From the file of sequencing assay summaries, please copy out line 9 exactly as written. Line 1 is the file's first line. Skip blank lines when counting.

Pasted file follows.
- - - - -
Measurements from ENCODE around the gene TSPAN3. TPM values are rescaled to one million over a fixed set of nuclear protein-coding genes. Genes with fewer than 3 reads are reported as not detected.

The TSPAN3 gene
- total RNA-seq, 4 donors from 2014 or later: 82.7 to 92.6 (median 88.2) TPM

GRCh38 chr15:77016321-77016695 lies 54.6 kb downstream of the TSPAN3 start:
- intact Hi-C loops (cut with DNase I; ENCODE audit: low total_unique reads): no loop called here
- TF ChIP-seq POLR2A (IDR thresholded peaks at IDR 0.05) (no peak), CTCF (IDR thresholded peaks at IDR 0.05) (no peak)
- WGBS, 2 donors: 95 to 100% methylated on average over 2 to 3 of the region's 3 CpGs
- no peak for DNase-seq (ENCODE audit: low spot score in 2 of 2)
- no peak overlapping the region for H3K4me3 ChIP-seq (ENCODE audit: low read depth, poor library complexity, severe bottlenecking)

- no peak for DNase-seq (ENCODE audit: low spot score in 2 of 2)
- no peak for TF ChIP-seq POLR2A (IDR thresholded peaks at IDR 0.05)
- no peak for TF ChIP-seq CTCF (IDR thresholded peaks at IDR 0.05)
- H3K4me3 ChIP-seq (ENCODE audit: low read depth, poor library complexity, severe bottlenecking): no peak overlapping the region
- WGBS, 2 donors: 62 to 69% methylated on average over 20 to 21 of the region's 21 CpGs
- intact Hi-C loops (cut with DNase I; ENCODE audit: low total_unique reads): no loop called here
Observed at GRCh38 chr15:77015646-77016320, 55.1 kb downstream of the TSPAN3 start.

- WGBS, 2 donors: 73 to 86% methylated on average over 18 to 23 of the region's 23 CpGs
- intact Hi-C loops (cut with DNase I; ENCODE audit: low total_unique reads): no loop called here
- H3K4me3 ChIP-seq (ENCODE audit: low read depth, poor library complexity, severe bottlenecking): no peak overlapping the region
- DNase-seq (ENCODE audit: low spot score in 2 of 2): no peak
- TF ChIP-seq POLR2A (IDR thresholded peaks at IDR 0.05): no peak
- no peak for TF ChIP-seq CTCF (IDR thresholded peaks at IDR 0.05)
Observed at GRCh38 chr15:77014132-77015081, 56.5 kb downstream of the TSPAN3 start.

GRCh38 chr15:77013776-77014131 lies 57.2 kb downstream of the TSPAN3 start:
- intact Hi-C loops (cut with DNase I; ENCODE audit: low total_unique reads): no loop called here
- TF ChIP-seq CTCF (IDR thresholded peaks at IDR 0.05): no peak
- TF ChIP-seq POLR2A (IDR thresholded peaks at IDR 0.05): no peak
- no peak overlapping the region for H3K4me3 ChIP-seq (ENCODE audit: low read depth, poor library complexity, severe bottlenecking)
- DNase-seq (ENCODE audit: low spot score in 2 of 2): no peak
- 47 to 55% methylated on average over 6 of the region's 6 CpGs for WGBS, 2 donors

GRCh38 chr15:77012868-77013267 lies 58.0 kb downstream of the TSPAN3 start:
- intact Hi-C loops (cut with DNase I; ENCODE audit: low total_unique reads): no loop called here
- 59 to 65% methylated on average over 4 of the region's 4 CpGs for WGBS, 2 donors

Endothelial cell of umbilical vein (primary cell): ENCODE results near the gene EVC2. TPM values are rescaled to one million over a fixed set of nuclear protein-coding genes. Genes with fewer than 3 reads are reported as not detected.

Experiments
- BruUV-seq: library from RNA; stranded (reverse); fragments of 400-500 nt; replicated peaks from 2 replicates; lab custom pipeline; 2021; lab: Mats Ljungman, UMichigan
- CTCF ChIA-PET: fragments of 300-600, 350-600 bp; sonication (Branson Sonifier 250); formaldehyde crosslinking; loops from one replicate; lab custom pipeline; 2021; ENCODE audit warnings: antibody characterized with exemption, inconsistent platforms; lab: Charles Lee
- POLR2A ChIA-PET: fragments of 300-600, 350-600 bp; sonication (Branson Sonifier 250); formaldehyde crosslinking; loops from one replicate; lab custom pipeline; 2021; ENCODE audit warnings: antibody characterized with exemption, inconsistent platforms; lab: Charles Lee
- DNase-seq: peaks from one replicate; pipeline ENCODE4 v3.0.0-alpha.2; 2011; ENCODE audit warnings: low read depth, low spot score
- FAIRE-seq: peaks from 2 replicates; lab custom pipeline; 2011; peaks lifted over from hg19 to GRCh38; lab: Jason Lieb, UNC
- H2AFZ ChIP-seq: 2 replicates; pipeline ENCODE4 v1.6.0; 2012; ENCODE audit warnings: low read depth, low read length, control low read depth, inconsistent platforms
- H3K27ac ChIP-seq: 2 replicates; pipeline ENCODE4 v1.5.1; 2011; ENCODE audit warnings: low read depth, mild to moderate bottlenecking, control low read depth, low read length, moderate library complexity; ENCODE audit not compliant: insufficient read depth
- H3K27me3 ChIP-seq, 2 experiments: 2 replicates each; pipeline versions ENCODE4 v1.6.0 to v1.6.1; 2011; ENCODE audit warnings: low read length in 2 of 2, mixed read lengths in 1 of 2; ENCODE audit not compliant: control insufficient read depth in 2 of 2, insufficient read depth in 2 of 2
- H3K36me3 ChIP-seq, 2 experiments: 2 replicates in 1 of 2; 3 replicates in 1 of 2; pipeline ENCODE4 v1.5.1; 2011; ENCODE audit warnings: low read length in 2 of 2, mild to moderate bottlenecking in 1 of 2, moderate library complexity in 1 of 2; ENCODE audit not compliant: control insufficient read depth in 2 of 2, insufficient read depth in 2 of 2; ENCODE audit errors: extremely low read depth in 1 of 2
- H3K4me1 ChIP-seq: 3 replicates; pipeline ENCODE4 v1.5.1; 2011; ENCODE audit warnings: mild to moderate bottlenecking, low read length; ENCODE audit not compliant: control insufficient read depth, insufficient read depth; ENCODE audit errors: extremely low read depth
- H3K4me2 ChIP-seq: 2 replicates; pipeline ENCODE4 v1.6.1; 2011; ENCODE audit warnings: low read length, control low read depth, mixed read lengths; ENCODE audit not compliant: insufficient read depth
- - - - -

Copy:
- no peak overlapping the region for H3K4me3 ChIP-seq (ENCODE audit: low read depth, poor library complexity, severe bottlenecking)